Learning to Say No

Bai founder Ben Weiss, left center, and Suja CEO Jeff Church, right center, both advised entrepreneurs to pass on investment and distribution offers when they don't fit your business model.

Aside from those brand owners who are truly regionally-minded , many beverage entrepreneurs carry ambitious, coast-to-coast dreams for their products. They come into the market with confidence and with big plans, but also with naiveté. The trick is to execute those big plans without time and resources running out — but the confidence, attendees learned at BevNET Live in New York, can sometimes lead entrepreneurs to make the wrong choices in seeking any opportunity for success.

“All entrepreneurs believe that they will succeed in their new business venture,” Bob Bloom, the director of business development for Wild Flavors, said in his speech at the conference last week.

With their enthusiasm boiling, companies often jump at the first opportunity for distribution or investment, Bloom said. It’s true that some of these opportunities could elevate a brand by providing that first major push to market. And after borrowing money from friends and family, after pounding the pavement for sales, for many entrepreneurs, anything that could be perceived as a “win” can seem like a relief. But accepting too many disparate offers has the potential to spread a brand too quickly or even to gut its identity. Therefore, several speakers echoed Nancy Reagan, advising entrepreneurs to “just say ‘no.’”

Don Vultaggio, the co-founder or AriZona Beverage Co., was one of these speakers. He’s taken pride in establishing AriZona’s identity and refining its business model with patience and judiciousness.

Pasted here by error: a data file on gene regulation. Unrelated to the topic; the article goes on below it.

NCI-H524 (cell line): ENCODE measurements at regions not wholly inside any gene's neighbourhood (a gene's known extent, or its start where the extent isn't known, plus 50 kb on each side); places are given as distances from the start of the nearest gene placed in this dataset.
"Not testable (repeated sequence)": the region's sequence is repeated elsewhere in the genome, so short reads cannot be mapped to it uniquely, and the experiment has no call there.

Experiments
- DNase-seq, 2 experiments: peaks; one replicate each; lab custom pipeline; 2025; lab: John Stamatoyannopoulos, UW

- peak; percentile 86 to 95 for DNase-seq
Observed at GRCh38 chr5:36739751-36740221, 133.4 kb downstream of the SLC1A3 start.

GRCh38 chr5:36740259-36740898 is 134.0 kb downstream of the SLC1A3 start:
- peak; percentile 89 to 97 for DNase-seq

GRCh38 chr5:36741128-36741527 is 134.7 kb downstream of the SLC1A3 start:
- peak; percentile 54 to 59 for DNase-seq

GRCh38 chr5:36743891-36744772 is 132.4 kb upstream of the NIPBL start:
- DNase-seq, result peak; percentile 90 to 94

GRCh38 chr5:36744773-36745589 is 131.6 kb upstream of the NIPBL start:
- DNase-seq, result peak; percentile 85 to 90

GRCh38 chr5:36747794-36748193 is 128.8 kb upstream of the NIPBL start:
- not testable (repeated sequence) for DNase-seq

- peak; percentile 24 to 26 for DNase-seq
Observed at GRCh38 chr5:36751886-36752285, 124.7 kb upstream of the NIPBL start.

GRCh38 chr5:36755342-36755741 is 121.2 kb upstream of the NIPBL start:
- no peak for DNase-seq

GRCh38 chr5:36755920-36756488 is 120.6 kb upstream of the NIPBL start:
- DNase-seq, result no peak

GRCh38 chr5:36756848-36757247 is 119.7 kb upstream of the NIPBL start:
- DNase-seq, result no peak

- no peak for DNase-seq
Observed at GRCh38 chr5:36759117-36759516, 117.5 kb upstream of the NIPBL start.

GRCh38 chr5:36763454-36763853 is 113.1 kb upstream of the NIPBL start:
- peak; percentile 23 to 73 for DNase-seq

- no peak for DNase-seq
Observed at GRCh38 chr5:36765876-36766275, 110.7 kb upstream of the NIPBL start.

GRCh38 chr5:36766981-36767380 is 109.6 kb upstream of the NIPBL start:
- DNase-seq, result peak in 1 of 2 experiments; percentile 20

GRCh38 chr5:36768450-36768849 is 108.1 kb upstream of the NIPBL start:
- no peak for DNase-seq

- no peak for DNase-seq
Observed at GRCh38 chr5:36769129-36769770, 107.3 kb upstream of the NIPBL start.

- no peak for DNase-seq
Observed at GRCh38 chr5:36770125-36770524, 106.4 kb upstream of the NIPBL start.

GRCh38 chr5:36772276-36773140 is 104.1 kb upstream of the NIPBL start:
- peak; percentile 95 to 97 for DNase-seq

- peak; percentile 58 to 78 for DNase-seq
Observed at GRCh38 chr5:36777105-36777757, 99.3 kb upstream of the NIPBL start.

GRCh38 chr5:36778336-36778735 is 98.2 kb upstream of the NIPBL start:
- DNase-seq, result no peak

“You have to say ‘no’ to bidders who want to buy your company and turn it into something less wonderful,” Vultaggio said.

During a panel appearance, Ben Weiss, the founder and CEO of bai, said that he regularly turns down offers from mass and grocery stores outside of his strategic focus — even though the stores are in the same retail channels that have carried his brand to success. Sitting next to Weiss, Suja CEO Jeff Church said that he’s constantly looking to minimize investment rounds, despite a number of tempting offers.

“Taking too much at an early stage, you really get diluted,” Church said.

That dilution can have a domino effect on future investors. Josh Goldin and Trevor Nelson, managing directors for the Alliance Consumer Growth Fund, both spoke about their growing interest in investing in beverage brands — but said they would rather work with companies that have fewer investors and more potential. Looking to catch the next great brand before it explodes in the marketplace, Goldin and Nelson said they offer investments of $2 to $10 million, depending on the company. Goldin said that less equity division often makes a brand a more appealing sell. With too many hands in the business, brand flexibility and freedom can be difficult to reach.

Bloom used his speech to help younger brands avoid what he called common traps of entrepreneurship: too much confidence, distorted perceptions of the market and a lack of research, to name a few. He said that volume-per-outlet (VPO) typically serves as a good indicator of a brand’s readiness for expansion.

“Until your VPO increases, you need to remain disciplined about keeping within your resources,” Bloom said.

He also said that if VPO isn’t increasing, question everything about the company — the brand, the marketing strategy, the team — and consider hiring a board of experienced advisors and a cranky accountant. These people, he said, need to feel empowered to offer their opinions, rather than feel at risk.

“You need to rely on the people around you to give you the tough news,” he said.